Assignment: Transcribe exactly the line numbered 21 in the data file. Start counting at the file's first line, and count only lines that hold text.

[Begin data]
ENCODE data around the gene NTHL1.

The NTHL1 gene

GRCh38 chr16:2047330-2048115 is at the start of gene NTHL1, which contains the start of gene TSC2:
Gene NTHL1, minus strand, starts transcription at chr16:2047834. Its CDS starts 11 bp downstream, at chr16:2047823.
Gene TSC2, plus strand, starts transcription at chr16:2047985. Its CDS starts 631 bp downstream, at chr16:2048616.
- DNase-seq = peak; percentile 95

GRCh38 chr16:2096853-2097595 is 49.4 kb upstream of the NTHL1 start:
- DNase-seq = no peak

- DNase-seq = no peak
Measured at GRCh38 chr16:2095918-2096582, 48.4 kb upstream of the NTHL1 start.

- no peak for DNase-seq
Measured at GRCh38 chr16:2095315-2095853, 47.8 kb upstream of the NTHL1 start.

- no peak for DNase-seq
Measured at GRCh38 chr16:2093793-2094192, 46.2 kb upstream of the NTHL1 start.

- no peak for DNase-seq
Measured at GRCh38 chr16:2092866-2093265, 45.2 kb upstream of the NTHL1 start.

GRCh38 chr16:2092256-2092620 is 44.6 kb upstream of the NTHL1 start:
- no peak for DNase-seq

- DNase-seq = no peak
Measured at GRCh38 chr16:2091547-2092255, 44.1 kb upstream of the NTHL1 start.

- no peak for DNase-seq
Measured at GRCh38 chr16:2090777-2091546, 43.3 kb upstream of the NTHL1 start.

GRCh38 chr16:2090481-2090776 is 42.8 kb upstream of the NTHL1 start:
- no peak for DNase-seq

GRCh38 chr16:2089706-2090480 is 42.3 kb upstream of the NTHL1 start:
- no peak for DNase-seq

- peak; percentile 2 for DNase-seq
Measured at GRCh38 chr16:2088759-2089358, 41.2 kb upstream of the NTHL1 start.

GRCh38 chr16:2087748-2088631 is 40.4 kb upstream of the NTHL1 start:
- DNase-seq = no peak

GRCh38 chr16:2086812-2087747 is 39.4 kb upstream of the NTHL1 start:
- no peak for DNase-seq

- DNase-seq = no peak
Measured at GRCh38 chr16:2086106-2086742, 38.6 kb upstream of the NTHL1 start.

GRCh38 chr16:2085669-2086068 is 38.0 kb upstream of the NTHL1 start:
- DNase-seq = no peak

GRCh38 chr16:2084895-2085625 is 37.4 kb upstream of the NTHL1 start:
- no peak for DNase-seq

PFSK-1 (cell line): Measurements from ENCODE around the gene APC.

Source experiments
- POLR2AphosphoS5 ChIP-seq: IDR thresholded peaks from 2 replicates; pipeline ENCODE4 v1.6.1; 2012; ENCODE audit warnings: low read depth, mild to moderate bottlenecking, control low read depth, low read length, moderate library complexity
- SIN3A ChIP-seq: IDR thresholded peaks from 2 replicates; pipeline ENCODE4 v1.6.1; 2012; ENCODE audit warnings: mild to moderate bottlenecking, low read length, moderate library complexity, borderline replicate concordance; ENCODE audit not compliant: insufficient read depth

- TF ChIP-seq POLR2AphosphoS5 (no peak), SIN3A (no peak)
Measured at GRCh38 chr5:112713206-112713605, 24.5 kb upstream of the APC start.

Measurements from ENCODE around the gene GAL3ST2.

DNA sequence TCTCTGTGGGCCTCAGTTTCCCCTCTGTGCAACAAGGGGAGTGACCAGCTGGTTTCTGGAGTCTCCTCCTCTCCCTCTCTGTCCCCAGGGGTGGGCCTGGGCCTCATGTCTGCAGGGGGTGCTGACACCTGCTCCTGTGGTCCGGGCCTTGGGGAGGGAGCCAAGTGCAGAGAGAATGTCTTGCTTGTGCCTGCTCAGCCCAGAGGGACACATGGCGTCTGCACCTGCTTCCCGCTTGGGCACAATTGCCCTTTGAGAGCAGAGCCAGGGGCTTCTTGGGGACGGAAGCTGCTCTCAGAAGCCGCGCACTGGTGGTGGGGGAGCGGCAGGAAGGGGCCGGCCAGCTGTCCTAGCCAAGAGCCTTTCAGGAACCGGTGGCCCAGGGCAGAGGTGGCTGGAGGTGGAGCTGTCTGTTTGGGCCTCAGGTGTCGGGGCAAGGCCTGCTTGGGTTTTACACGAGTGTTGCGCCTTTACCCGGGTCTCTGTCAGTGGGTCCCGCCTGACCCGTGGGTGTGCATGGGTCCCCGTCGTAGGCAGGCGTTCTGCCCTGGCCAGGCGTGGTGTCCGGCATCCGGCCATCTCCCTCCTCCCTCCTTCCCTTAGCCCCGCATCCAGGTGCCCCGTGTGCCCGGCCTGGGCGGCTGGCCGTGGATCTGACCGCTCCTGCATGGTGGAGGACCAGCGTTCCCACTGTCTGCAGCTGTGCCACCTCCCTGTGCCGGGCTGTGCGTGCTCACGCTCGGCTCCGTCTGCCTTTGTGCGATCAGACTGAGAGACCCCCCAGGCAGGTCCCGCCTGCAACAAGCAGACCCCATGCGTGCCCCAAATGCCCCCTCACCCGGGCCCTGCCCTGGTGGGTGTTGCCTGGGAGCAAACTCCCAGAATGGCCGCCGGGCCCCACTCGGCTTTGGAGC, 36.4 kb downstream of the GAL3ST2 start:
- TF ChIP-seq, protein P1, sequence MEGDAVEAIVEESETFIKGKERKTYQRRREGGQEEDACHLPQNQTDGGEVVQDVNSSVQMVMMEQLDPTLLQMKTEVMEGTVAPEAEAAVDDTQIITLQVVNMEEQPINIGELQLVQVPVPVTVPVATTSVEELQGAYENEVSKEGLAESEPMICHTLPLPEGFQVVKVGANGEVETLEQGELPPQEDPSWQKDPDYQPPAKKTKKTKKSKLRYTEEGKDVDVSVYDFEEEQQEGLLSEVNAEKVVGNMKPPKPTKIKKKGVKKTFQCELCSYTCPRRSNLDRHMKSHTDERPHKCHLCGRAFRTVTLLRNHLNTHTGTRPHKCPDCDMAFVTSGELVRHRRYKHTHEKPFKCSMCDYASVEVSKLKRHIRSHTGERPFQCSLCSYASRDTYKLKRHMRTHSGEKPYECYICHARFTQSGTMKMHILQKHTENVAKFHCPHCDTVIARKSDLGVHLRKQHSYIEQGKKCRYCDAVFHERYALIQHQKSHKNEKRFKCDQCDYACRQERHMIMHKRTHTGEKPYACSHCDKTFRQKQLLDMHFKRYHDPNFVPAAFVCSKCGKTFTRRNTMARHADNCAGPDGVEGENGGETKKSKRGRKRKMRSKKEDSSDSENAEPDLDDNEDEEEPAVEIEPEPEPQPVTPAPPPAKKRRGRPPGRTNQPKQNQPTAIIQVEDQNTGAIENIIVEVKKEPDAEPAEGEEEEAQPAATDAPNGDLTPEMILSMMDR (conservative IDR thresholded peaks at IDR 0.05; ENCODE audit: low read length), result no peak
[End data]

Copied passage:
- no peak for DNase-seq